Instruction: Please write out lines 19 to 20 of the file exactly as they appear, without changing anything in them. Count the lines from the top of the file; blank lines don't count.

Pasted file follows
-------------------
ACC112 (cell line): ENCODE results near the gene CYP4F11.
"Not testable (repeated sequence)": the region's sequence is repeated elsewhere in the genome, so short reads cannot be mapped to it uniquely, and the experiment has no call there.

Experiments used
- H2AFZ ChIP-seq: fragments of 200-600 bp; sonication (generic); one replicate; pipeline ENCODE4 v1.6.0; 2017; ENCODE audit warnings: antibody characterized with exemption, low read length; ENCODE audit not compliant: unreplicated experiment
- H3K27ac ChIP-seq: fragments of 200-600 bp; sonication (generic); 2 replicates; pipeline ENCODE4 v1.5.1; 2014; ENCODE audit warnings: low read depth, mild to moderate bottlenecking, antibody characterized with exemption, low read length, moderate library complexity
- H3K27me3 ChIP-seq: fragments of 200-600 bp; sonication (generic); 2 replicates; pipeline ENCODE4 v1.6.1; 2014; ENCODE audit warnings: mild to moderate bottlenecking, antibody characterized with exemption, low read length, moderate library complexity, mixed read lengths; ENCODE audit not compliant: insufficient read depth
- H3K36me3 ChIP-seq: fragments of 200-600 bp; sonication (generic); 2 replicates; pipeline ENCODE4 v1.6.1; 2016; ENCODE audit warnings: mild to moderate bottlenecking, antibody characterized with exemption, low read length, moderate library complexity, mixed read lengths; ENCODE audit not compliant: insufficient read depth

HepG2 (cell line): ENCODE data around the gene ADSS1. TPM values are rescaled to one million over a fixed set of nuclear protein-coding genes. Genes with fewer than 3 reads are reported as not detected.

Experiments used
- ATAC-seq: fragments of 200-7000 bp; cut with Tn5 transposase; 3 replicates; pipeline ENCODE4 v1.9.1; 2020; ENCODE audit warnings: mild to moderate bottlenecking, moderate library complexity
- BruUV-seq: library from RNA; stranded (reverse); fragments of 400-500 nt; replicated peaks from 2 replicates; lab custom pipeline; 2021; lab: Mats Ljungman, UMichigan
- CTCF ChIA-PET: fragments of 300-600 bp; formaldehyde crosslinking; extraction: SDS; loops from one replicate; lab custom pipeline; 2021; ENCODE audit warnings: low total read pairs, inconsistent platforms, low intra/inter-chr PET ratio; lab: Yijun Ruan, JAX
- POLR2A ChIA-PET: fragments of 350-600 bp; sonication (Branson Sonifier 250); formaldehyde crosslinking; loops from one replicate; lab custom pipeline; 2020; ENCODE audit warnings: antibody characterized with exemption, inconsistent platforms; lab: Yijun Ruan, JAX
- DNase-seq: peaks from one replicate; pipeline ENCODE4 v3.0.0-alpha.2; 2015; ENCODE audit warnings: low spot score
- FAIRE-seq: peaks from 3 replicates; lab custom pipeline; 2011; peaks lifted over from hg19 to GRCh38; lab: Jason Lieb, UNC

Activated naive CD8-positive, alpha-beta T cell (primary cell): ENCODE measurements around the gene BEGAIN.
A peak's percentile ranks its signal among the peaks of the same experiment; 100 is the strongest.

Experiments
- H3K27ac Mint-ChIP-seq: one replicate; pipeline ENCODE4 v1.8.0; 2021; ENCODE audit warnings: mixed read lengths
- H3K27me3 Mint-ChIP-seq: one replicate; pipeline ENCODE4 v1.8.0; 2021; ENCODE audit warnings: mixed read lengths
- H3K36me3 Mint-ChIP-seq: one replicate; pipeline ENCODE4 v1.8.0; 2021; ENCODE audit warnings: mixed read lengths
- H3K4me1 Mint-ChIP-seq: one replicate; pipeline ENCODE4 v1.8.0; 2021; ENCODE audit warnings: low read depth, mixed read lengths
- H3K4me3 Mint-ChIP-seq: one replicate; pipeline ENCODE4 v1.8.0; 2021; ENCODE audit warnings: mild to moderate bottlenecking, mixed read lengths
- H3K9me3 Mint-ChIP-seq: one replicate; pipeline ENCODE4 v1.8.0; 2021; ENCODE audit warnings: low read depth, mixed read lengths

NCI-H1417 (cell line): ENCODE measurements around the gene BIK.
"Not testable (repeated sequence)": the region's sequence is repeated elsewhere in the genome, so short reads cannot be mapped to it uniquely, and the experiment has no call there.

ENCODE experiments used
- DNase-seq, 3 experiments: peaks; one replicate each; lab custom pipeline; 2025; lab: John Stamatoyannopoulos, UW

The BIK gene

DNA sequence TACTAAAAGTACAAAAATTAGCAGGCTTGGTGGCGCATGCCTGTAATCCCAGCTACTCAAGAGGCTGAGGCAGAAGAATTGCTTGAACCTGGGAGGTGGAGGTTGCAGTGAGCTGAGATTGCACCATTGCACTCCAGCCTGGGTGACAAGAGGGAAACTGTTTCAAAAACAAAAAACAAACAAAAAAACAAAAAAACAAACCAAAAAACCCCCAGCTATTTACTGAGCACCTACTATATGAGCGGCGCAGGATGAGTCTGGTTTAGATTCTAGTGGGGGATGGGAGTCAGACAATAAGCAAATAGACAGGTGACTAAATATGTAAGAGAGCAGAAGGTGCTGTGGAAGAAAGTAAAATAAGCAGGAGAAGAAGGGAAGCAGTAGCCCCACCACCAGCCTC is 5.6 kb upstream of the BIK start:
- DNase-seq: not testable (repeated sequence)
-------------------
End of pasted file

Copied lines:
- H3K27ac Mint-ChIP-seq: one replicate; pipeline ENCODE4 v1.8.0; 2021; ENCODE audit warnings: mixed read lengths
- H3K27me3 Mint-ChIP-seq: one replicate; pipeline ENCODE4 v1.8.0; 2021; ENCODE audit warnings: mixed read lengths